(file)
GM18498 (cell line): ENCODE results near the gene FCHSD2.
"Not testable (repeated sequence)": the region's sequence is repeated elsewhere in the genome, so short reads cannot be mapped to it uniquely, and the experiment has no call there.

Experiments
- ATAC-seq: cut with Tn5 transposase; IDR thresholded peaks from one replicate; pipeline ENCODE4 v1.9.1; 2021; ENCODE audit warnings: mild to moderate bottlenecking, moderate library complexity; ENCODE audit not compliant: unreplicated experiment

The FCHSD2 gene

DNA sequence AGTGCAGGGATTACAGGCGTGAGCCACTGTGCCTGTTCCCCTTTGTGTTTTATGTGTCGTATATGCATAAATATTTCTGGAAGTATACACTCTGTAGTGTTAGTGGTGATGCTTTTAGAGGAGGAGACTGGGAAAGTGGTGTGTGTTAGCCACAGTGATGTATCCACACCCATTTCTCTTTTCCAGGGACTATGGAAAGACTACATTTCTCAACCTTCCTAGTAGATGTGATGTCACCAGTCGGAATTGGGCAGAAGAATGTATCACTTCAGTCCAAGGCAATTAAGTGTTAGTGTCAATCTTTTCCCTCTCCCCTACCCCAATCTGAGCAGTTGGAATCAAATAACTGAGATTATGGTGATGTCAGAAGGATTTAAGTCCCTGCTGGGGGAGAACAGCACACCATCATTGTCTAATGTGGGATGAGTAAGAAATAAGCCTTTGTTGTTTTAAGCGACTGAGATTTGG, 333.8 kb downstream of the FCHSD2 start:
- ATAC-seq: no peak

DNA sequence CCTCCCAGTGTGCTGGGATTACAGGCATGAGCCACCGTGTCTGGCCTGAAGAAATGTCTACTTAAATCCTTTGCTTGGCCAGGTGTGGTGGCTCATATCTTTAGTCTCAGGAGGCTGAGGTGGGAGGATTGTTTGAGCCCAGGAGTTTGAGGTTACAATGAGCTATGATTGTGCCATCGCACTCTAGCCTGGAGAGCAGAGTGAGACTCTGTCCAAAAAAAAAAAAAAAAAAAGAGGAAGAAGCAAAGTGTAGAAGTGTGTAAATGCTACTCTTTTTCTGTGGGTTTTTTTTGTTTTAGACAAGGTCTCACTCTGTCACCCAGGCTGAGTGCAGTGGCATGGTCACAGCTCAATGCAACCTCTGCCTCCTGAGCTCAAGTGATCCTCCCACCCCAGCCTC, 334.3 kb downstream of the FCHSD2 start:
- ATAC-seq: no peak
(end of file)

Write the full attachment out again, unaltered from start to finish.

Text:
GM18498 (cell line): ENCODE results near the gene FCHSD2.
"Not testable (repeated sequence)": the region's sequence is repeated elsewhere in the genome, so short reads cannot be mapped to it uniquely, and the experiment has no call there.

Experiments
- ATAC-seq: cut with Tn5 transposase; IDR thresholded peaks from one replicate; pipeline ENCODE4 v1.9.1; 2021; ENCODE audit warnings: mild to moderate bottlenecking, moderate library complexity; ENCODE audit not compliant: unreplicated experiment

The FCHSD2 gene

DNA sequence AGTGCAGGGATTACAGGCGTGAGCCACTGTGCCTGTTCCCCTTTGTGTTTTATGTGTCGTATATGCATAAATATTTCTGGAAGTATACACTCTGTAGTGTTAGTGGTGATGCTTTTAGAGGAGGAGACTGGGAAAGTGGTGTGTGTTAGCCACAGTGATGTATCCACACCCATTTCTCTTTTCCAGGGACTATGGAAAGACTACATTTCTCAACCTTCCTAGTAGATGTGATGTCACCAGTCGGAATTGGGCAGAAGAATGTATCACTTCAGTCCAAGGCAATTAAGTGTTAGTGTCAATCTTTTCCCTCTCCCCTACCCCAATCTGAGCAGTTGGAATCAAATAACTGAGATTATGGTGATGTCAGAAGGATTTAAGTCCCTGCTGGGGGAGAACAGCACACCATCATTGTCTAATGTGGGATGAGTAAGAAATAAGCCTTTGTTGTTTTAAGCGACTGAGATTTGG, 333.8 kb downstream of the FCHSD2 start:
- ATAC-seq: no peak

DNA sequence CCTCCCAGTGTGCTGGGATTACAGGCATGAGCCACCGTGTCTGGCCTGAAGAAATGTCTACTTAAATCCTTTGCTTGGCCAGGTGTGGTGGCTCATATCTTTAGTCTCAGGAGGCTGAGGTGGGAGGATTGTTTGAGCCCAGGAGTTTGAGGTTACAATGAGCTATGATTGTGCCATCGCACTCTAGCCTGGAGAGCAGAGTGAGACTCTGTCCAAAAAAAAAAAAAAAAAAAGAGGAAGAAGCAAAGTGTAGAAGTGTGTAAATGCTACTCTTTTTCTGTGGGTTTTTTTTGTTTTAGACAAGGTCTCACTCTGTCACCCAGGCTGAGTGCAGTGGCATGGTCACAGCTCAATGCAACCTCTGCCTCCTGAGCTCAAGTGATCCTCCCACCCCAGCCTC, 334.3 kb downstream of the FCHSD2 start:
- ATAC-seq: no peak